Two other related points need to be made here. One is that, it is often said, history writing becomes attractive and enjoyable for the general reader when the historian tells a story with a clear chronological line. This is not necessarily true. The book that made Taylor famous, The Origins of the Second World War does not have a chronological narrative. It is in fact a very analytical book that assumes some knowledge of British politics and European history. But this does not take away from either enjoyment or comprehension. Similarly, the approach in Hobsbawm’s history of the modern world is thematic rather than chronological. The story element in history is not a necessary condition of the attractiveness, rather the telling of it is.

The other point is that elementary errors are not the monopoly of those who seek to popularize history. Robert Darnton, one of the leading authorities in the world on the French Revolution and a professor at Princeton, in the book that made him famous, referred to Bengal as a river. Hobsbawm described Pather Panchali as a 19th century novel. India’s greatest medievalist, Irfan Habib, in the book, The Agrarian System of Mughal India, which transformed the way historians looked at the economy, society and politics of Mughal India, thought that a Xavier who travelled in India at the beginning of the 17th century was the same as St Francis Xavier. (At least Habib corrected the error, albeit it took him more than 30 years to do so, but Darnton and Hobsbawm’s books remain in print with the errors.) The Homers of history writing often nod, making mistakes that would make an undergraduate blush. So one should be careful before condemning those who write for a popular audience.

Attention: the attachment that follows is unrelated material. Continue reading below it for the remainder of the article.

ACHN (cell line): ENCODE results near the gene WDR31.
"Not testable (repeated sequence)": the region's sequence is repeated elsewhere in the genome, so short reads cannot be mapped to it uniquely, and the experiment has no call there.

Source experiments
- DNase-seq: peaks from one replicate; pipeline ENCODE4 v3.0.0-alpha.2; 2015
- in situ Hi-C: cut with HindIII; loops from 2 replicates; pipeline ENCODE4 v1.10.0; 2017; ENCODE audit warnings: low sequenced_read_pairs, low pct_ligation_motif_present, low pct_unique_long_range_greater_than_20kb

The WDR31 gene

This discussion allows us to arrive at some kind of understanding about what popular history writing is. It is history writing that is accessible to anyone who is interested in history and is not aimed at a specialist audience. What makes it accessible is not so much the subject matter but the mode of writing. Good, limpid, evocative and logical prose is at the heart of history writing that is enjoyed by everybody. The great historian, Marc Bloch, showed that even an obscure and difficult subject such as the structure of feudal society could be presented to readers in a manner that excited and attracted all readers who were interested. It needs to be admitted that all historians do not possess the gift of stylish and elegant writing. Taylor’s prose with its succession of chiselled sentences, with a hint of mischief and paradox, made his books and articles impossible to put down.